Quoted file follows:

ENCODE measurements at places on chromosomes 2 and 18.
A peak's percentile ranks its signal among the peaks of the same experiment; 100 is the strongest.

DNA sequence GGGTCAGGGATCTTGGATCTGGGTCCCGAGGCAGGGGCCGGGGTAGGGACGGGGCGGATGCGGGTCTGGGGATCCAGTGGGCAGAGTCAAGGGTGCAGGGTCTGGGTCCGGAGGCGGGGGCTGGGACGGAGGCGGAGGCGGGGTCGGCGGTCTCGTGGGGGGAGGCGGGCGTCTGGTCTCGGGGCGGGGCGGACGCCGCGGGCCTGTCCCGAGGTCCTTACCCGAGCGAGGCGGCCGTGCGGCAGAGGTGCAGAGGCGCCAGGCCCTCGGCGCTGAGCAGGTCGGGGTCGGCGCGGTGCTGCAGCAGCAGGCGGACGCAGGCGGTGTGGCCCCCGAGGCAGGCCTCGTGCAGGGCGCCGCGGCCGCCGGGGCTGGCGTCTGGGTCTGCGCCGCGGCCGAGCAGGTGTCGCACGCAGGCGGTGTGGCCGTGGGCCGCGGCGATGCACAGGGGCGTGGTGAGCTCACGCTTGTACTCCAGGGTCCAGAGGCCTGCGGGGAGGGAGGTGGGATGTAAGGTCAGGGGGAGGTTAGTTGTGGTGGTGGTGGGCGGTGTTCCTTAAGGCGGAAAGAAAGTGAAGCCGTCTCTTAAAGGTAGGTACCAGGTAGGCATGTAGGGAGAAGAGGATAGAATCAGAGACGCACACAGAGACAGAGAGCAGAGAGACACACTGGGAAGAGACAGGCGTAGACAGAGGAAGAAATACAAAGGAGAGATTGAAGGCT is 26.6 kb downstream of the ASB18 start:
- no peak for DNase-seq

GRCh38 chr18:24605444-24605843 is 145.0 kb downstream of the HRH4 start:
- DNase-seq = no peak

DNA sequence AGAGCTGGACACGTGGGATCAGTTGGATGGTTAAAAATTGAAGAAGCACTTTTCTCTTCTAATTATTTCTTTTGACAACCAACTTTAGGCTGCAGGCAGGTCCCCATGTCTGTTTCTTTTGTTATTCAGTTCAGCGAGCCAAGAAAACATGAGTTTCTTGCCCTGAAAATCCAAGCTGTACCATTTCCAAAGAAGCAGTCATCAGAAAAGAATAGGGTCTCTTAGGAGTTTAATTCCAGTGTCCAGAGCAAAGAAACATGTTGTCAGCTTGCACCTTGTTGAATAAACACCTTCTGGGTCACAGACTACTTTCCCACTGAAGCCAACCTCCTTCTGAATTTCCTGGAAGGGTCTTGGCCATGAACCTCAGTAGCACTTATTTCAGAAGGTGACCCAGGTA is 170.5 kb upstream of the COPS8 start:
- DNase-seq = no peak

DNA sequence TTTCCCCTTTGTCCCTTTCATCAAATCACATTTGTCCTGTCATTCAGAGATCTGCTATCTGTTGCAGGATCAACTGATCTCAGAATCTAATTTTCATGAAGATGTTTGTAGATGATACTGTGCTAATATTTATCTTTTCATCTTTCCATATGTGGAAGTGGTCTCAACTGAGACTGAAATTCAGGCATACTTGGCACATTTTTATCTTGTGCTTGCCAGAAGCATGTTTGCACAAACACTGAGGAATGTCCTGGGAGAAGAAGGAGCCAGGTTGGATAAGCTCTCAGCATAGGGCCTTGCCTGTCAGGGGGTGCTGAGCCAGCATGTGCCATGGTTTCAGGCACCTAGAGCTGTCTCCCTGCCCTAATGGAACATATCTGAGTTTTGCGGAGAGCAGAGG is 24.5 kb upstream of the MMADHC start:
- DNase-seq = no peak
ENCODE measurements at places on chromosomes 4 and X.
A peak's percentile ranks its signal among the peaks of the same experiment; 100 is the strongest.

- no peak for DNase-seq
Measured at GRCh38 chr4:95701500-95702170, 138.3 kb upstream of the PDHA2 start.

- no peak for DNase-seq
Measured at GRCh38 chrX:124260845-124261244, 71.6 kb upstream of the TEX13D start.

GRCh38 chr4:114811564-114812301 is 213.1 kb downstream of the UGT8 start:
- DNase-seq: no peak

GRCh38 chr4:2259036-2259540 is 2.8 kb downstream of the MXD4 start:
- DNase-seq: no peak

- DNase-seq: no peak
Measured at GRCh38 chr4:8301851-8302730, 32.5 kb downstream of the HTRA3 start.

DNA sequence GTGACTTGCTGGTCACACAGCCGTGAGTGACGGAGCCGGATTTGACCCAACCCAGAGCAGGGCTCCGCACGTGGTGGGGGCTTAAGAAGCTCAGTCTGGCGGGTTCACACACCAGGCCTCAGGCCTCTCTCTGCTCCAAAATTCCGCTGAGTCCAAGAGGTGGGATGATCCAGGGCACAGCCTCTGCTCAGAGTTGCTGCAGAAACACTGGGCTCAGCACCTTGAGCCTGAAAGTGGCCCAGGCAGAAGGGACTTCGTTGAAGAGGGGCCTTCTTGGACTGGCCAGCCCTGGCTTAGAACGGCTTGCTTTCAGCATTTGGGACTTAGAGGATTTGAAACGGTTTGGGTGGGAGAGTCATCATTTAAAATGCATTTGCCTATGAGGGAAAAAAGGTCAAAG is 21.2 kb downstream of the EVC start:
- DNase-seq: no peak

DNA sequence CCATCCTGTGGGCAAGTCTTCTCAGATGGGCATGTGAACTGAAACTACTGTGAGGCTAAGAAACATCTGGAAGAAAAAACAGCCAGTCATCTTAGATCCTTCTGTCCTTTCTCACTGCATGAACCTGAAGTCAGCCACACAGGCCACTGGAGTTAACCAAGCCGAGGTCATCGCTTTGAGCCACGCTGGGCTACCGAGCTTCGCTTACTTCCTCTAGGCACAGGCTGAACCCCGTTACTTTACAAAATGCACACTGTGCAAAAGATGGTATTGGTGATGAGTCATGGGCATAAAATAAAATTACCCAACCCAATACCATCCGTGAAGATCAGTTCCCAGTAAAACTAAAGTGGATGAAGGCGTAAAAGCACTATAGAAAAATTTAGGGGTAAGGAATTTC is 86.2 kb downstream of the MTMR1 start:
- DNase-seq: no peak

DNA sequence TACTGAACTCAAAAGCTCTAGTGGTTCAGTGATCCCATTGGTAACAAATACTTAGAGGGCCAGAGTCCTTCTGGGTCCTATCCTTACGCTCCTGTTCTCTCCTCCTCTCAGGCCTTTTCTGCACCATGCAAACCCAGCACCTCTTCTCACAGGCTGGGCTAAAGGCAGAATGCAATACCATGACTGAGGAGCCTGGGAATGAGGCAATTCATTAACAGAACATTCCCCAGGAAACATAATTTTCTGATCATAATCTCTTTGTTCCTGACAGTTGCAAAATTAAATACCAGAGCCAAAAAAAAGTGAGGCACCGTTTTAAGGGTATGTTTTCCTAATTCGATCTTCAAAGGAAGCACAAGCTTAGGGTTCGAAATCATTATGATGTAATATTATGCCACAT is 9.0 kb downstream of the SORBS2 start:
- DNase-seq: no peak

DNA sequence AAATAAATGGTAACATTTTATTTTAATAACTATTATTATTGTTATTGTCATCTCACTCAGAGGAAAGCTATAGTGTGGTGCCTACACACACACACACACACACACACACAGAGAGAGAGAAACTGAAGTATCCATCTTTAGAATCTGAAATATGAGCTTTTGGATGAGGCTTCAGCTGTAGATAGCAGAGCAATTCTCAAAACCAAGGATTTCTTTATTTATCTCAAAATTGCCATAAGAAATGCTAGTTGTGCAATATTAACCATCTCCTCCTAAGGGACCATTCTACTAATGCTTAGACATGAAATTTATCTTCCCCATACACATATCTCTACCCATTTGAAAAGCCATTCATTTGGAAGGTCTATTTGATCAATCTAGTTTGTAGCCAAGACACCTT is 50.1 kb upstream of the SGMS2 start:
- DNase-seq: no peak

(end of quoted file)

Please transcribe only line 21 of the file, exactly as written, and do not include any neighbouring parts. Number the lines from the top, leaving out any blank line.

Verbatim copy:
- DNase-seq: no peak